Ideally, you’ve found a dog born in late winter. It will be spring when you bring it home, which makes all those middle-of-the-night trips outside to pee more bearable than they would be in January. It also means the dog will be old enough to hunt in the fall.

You should bring your puppy home sometime between eight and 10 weeks old. Let the pup explore and grow, but go easy on exercise to protect young joints. Housebreaking or crate training can start right away and you build from there. Training dogs is just like raising kids. Be consistent. Make expectations clear. Don’t give commands you can’t or won’t enforce. Don’t hit. Use positive reinforcement and praise. Keep your temper. Be patient. Pick your hills to die on.

Early lessons

Puppy kindergarten classes start around three months. Sign up. It’s a good jump-start to obedience training and socialization. When my dogs were puppies I would look forward to kindergarten all week, because it was something for us to do, and because I knew the dog would be worn out and would sleep when we got home. That alone was worth the price of admission. 


It takes birds to make a bird dog. The more controlled bird contacts a puppy gets, the better. I was lucky with my current dog that the breeder was only an hour away and had homing pigeons he would let me work Zeke on. Join a training club or work your dog at a preserve if you need help finding birds to train with.

If that all seems daunting, take heart. I’ll let you in on a secret: If there’s no way you can train on birds, teach your dog its name, teach it to come when called, and take it hunting a bunch. You’ll never have a polished gun dog, but you will have a dog you can shoot a lot of birds over.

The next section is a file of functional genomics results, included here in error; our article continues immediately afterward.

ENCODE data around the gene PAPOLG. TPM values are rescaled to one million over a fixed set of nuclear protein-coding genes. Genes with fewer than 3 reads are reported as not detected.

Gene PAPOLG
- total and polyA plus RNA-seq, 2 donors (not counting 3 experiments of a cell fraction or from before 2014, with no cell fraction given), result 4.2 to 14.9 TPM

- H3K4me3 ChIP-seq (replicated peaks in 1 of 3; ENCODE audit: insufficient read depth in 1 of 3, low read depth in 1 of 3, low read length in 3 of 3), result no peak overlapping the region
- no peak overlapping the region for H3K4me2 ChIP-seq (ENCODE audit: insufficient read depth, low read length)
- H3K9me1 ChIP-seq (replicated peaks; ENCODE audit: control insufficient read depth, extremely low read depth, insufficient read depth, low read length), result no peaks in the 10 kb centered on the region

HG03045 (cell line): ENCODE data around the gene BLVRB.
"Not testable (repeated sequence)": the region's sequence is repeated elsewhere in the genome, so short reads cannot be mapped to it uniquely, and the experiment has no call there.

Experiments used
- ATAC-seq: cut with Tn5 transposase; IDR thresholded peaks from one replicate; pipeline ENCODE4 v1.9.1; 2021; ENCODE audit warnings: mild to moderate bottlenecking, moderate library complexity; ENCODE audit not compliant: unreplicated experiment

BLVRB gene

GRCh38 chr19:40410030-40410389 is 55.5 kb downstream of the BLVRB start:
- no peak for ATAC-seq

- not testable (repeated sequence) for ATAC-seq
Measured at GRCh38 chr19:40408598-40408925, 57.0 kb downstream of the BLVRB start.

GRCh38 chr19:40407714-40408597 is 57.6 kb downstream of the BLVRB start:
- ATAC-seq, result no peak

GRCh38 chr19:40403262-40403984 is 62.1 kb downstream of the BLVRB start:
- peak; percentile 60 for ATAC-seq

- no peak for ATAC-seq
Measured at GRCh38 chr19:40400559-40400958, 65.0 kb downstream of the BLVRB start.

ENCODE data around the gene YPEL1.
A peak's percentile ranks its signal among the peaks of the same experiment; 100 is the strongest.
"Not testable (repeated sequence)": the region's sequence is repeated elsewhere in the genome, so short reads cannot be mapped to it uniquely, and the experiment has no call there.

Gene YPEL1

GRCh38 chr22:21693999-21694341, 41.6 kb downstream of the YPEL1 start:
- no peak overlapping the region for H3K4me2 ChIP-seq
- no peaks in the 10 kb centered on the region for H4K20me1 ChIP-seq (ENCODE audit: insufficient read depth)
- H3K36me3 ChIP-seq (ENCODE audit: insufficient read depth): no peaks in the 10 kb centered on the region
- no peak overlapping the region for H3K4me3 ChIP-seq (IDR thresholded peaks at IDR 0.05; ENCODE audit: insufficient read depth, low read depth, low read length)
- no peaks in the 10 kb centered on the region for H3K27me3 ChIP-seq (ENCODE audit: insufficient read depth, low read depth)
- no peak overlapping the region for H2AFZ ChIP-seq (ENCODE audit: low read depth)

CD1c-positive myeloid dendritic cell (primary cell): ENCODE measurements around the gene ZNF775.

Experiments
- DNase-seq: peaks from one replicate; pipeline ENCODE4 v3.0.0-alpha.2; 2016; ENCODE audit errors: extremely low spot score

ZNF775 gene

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Zeke during his puppy season. Photo courtesy of the author.

Introducing the gun

Four months old is the absolute minimum age to introduce a dog to gunfire, and it’s better to wait a little longer. This is a lesson you don’t want to screw up, because a gun-shy dog that bolts for the truck when the shooting starts makes a good pet but not much of a hunting companion. 

If the dog has a nose full of scent and can see a bird in the air, it will be too excited to care about the gun’s report. Ideally, you’ll have a helper standing 50 yards away with a .410, or a 12-gauge with a field trial blank “popper” load, or something quiet like a Winchester Feather subsonic load. You’ve got the dog and a bird or bumper or something that gets it excited. Tease the dog with your bird or bumper, get it revved up, then throw. As the dog chases, give the signal to shoot. Gradually move closer to the gun, always watching the dog’s reaction.

First hunts

The puppy season is your reward for a long spring and summer. Avoid big groups. Let the dog be a puppy. Keep your hunts short. Don’t shoot directly over its head. You’ll be surprised how quickly the lights come on. The first bird you kill over your dog will be kind of an accident. The second, not so much, and after that, you’ve got a young gun dog. I shot Zeke’s first wild rooster over him at seven months, and he pointed a limit for me a few weeks later. I think Jed, my older dog, was six months old when we shot his first bird.

There’s more to do, but you’re on your way. You’ll get a dozen seasons, give or take, out of this dog. Be sure to savor every step of the way. The journey goes fast. I try to think of the short life span of dogs as a feature, not a glitch. That dogs live such short lives compared with ours means you can own and love several in a lifetime, but that doesn’t make losing a dog when the time comes any easier. The only thing that makes it better is another dog. You’ll get another puppy. It will bawl in the crate on the way to its new home, and find and eat your things, and wake you up in the middle of the night, and you’ll be back where you started, except you’re that much older, and also that much richer for the years you spent with your first gun dog.